Major Capability Acquisition (MCA)

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Major Capability Acquisition

Major Capability Acquisition is used to acquire and modernize military unique programs.

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Each page in this pathway presents a wealth of curated knowledge from acquisition policies, guides, templates, training, reports, websites, case studies, and other resources. It also provides a framework for functional experts and practitioners across DoD to contribute to the collective knowledge base. This site aggregates official DoD policies, guides, references, and more.

DoD and Service policy is indicated by a BLUE vertical line.

Directly quoted material is preceeded with a link to the Reference Source.

MCA Home MDD MS A MS B MS C IOC FOC Operations and Sustainment Materiel Solutions Analysis Technology Maturation and Risk Reduction Engineering and Manufacturing Development Production and Deployment

Lifecycle View of Major Capability Acquisition

MDD Milestone A Milestone B Milestone C CDD Validation DRFPRD FRP/FD IOC/FOC Materiel Solution Analysis Phase Requirements Analysis of Alternatives Strategies Cost Estimation and Affordability Program Management Technology Maturation and Risk Reduction Phase SRR ASR Prototypes Design System SFR PDR CDR Engineering and Manufacturing Development Phase Develop System Test and Evaluate System TRR OTRR SVR PRR LRIP FRP Sustain System Study Contracts Prototype Contracts Development Contracts Production Contracts Sustainment Contracts

Reference Source: DODI 5000.02 Section 4.2.c

 

Major Capability Acquisition: To acquire and modernize military unique programs that provide enduring capability. These acquisitions typically follow a structured analyze, design, develop, integrate, test, evaluate, produce, and support approach. This process is designed to support major defense acquisition programs, major systems, and other complex acquisitions. Acquisition and product support processes, reviews, and documentation will be tailored based on the program size, complexity, risk, urgency, and other factors. Software-intensive components may be acquired via the software acquisition pathway, with the outputs and dependencies integrated with the overall major capability pathway.

General Procedures

 Reference Source: DODI 5000.85, Section 3.1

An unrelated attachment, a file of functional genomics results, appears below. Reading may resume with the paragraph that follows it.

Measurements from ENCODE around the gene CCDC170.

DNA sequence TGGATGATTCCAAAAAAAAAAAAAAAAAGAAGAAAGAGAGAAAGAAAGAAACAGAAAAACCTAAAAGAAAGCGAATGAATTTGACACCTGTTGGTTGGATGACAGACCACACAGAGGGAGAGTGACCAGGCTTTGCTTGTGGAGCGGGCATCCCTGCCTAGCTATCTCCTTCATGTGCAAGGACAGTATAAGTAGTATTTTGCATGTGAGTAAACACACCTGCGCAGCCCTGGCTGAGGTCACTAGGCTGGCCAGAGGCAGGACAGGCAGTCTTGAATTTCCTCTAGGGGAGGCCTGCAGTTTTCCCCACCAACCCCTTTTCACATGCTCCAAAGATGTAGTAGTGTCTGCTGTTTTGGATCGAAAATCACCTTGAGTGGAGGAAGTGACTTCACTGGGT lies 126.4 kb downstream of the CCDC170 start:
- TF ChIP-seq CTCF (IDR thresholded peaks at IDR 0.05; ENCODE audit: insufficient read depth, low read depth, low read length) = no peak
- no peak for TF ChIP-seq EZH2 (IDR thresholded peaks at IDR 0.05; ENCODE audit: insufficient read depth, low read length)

Program Planning

 

  • A rapid, iterative approach to capability development reduces cost, avoids technological obsolescence, and reduces acquisition risk.  Consistent with that intent, acquisitions will rely on mature, proven technologies and early tester involvement.  Planning will capitalize on commercial solutions and non-traditional suppliers, and expand the role of warfighters and security, counterintelligence, and intelligence analysis throughout the acquisition process.
  • Acquisition programs will be designed to facilitate capability enhancements by using open systems architectures and common, open, and consensus-based standards.  An open system design supports sustainment and rapid integration of new or updated subsystems into the platform.
  • To facilitate a flexible and rapid acquisition process, MDAs, program managers (PMs), and other relevant authorities will implement certain processes described in Flexible Implementation.
 
Decision Reviews

The purpose of decision reviews embedded in the acquisition procedures described in this section is to carefully assess a program’s readiness to proceed to the next acquisition phase and to make a sound investment decision committing the Department’s financial resources.  Consequently, reviews will be issue and data focused to facilitate an examination of relevant questions affecting the decisions under consideration and to allow the MDA to judge whether the program is ready to proceed.  The policies outlined in [the bullets below] will guide decision reviews:

  • The MDA is the sole and final decision authority.  Staff members and staff organizations support and facilitate the MDA’s execution of that authority.
  • The Defense Acquisition Board will advise the DAE on critical acquisition decisions when the DAE, or designee, is the MDA.  The DAE or designee will chair the Defense Acquisition Board.  Similar procedures will be established at the DoD Component level for use by other MDAs.  An acquisition decision memorandum (ADM) will document decisions resulting from reviews.